plotter function which creates output in a 2D Annotation window.
- Download Frank's code from his site
and save it as
- Download the loader code and save it
into the same directory.
- Load the loader Lisp code into CoCreate Modeling 2007 or higher.
- In the user input line, enter
Thanks to Frank for this cute demo code!
Alright, so I can no longer keep this to myself. I've been fantasizing about it for too long:
I want a true Common Lisp implementation running on top of, and integrated with,
Microsoft's CLR, and I want it badly.
It took a while, but after all those years at CoCreate
(where we write a lot of Lisp code), I fell in love with
the language. I want to work on projects which use Common Lisp, and I want
the language to be successful and popular in lots of places - if only so that
I have a choice of cool jobs should the need ever arise
In other words, I want Common Lisp to become a mainstream language - which it arguably
isn't, even though pretty much everybody agrees about its power and potential.
One way to acquire mainstream super-powers is to team up with one of the
planet's most potent forces in both software development and marketing: Microsoft. This
is the strategic reason for my proposal. Yes, I know, many Lisp gurus and geeks out
couldn't care less about Microsoft and the Windows platform, or even shudder at the
thought. But there are also tactical and technical reasons, so bear with me for a minute
before you turn on your flamethrowers.
When I say Microsoft, I really mean .NET and its Common Language
Runtime. Well, that's
say is how to spell out CL
R. But I claim that the L could just
as well stand for Lisp, as the CLR, particularly in conjunction with the
Dynamic Language Runtime
extensions which Microsoft is working on, is a suspiciously suitable platform to build an
implementation of Common Lisp upon: Not only does it provide a renowned garbage collector
(designed by former Lisp guru
and a rich type system, it also has extensive reflection and code generation support,
and - through the DLR - fast dynamic function calls,
AST processing and compilation
debugger integration, REPL support, and all that jazz. It's no coincidence
that languages such as C# and even VB.NET are picking up new dynamic language
features with every new release, and that Microsoft has even added a new functional
language, F#, to the set of languages which are (or will be)
fully integrated into Visual Studio
The wave is coming in, and we better not miss it!
Best of all, it's not just about Windows anymore: The DLR and IronPython also
run on top of
. Mono is available for Linux, Solaris, Mac OS X,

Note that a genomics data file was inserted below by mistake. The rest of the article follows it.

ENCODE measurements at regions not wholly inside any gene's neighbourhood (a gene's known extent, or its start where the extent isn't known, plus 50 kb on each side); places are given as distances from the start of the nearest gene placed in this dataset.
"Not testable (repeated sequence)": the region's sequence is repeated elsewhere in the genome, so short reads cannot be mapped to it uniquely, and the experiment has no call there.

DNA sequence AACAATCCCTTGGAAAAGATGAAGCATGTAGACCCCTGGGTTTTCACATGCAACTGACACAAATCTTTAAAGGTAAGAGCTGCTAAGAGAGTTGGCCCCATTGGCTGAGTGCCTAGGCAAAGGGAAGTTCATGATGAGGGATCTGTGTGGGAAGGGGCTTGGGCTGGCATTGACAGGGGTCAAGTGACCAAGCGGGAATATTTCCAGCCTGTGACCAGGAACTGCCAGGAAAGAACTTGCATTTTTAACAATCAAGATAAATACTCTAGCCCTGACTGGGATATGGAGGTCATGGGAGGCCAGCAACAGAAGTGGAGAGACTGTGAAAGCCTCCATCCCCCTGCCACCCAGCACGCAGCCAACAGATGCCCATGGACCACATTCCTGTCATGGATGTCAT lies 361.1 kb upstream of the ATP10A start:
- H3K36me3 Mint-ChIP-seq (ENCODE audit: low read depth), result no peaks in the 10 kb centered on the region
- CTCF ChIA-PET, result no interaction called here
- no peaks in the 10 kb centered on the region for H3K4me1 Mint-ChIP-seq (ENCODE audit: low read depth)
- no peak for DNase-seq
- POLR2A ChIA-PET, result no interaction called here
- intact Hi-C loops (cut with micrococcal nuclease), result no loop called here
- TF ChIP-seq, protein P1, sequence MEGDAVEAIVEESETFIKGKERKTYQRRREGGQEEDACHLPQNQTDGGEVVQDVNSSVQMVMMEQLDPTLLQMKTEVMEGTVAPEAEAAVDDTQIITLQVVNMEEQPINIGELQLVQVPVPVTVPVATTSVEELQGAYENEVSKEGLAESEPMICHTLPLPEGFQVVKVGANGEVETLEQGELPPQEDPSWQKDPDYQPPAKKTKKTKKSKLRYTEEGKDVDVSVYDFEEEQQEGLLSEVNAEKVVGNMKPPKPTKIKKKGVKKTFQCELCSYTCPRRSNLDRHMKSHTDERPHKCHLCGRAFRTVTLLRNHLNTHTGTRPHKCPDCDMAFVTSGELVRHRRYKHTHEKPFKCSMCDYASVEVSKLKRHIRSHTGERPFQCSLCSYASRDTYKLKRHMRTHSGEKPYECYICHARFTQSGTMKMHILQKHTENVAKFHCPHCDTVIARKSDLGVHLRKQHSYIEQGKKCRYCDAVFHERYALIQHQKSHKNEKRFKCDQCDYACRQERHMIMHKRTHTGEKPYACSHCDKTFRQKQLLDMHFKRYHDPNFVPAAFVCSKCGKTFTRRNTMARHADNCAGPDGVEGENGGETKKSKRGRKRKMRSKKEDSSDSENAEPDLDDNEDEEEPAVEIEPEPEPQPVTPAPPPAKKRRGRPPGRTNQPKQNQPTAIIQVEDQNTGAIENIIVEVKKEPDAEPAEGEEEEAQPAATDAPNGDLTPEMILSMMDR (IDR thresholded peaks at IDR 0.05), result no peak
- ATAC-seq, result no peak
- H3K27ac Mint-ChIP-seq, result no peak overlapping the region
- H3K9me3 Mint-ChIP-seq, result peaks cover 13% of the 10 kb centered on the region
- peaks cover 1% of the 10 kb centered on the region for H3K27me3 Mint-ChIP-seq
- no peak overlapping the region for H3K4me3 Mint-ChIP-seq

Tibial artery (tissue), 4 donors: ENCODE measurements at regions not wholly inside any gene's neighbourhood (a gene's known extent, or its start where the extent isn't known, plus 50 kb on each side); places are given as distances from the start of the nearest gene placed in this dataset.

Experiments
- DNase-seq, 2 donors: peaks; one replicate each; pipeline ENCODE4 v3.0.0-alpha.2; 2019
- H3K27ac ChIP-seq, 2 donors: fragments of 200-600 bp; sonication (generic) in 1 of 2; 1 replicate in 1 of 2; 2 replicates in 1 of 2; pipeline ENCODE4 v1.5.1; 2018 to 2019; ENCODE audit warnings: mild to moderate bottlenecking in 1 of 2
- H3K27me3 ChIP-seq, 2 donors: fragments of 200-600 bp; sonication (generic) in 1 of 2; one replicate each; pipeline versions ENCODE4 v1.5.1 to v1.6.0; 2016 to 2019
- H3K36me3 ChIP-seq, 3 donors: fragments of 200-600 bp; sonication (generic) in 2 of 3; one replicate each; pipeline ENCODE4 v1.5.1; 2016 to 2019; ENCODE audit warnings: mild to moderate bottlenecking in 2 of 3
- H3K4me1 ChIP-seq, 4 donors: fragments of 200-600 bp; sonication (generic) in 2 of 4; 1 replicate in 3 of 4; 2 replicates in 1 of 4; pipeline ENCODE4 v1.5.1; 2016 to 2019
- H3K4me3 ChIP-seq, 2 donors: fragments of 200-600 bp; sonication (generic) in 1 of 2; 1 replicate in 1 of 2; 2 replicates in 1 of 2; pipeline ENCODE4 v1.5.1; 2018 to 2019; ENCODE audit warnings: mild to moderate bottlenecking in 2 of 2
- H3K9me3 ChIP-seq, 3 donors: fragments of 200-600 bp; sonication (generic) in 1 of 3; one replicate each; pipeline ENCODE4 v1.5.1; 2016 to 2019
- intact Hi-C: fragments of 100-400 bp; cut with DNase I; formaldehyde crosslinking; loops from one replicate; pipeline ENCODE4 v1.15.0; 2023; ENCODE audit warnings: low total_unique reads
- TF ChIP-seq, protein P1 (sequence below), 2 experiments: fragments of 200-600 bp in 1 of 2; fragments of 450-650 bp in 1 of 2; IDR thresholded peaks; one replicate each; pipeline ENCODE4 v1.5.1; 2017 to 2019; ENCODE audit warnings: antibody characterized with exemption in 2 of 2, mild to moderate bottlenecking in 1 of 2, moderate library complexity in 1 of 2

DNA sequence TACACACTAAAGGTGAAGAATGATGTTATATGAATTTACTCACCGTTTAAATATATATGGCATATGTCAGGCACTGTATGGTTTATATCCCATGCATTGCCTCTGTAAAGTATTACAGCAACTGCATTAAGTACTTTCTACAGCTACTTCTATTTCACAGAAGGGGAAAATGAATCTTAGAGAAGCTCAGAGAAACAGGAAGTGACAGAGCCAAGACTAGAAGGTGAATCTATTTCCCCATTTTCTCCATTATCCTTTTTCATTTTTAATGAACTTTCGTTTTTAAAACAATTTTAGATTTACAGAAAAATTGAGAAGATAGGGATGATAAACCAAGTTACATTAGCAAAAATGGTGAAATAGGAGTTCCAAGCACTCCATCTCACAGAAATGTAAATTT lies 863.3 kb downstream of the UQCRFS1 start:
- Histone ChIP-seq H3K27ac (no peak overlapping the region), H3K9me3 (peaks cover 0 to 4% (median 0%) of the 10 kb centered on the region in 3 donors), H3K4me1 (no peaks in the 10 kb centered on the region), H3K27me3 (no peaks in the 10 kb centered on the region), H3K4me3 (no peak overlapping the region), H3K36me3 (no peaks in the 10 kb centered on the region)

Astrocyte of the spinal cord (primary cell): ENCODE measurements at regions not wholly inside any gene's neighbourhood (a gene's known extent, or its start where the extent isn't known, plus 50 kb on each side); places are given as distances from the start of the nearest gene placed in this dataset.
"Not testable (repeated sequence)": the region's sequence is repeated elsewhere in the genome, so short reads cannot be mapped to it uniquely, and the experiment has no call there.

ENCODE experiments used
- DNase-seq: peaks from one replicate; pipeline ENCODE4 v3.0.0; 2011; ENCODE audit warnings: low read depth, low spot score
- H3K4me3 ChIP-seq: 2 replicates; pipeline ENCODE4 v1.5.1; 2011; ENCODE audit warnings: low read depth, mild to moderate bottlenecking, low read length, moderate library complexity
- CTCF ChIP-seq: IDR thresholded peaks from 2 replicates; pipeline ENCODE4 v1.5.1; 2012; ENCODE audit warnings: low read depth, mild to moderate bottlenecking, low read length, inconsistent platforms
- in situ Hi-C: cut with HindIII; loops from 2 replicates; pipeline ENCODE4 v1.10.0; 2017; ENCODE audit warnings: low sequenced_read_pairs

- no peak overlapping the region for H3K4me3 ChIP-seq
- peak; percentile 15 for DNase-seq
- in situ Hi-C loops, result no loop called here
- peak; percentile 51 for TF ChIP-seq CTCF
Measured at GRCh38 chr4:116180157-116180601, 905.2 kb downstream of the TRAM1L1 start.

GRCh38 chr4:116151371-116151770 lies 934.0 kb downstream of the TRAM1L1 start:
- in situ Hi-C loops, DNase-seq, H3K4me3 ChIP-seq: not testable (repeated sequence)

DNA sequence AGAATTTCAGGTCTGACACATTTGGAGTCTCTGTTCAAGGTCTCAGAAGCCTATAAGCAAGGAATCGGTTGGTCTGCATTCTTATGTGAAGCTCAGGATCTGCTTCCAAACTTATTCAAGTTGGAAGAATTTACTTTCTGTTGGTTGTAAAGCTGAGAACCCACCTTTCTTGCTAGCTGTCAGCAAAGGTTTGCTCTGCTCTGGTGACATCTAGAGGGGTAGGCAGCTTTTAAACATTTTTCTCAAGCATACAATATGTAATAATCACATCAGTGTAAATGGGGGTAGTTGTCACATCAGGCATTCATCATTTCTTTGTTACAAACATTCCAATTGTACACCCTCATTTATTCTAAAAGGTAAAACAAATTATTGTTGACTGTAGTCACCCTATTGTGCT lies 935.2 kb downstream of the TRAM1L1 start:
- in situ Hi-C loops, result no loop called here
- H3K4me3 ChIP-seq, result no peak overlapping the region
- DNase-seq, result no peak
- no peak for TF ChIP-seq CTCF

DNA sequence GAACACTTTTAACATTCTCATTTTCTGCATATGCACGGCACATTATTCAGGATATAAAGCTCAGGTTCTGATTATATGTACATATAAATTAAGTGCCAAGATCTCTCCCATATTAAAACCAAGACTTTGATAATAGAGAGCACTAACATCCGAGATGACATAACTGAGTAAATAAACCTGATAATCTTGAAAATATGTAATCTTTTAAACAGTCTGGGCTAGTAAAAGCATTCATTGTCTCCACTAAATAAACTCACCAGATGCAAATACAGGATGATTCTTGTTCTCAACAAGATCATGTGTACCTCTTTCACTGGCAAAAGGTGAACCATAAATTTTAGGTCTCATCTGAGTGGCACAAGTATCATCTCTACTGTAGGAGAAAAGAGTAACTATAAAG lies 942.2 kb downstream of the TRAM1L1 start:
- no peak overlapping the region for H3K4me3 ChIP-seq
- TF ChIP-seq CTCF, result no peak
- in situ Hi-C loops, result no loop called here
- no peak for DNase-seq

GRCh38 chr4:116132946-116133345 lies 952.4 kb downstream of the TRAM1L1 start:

various BSD flavors as well as for Windows, so layering Common Lisp on
top of the CLR doesn't limit us to the Windows platform at all!
Note that I explicitly said "Common Lisp". I think that it's vital
for an implementation on top of the CLR/DLR to be truly standards-compliant. I am not alone
in this belief: In the
projects, Microsoft went to great lengths to make sure that the implementations are true
to the original language.
What would this buy us? Well, one recurring and dominant theme in discussions about
the viability of Lisp as a mainstream language is the perceived or real
lack of actively maintained libraries and tools. With the approach I'm outlining,
we could still run all those excellent existing
Common Lisp libraries
but we'd also
be able to use the huge body of code both in the .NET framework
itself and in third-party .NET components. Common Lisp code could seamlessly
call into a library written in, say, C#, and VB.NET programmers would be able
to consume Common Lisp libraries!
Taking it a little further, we could also integrate with Visual Studio. Where I work,
it would make all the difference in the world if we could edit, run and debug
our Lisp code from within Visual Studio. I'm convinced that this would
attract a large new group of programmers to Common Lisp. Hordes of them, in fact
Yes, I know about SLIME
, and I'm perfectly aware that
iron your shirts, whistle an enchanting tune, convincingly act on your behalf
in today's team phone conference, and book flights to the Caribbean
while compiling, debugging, refactoring and possibly even writing all your
Lisp code for you in the background. Still, there's a whole
caste of programmers who never felt any desire to reach beyond the confines
of the Visual Studio universe, and are perfectly happy with their IDE,
thank you very much. What if we could sell even those programmers on
Common Lisp? (And yes, of course you and I could continue to use our
Now, all these ideas certainly aren't original. There are a number of projects
out there born out of similar motivation:
- L Sharp .NET - a
Lisp-based scripting language for .NET by Rob Blackwell
- Yarr - Lisp-based scripting language for .NET
based on L Sharp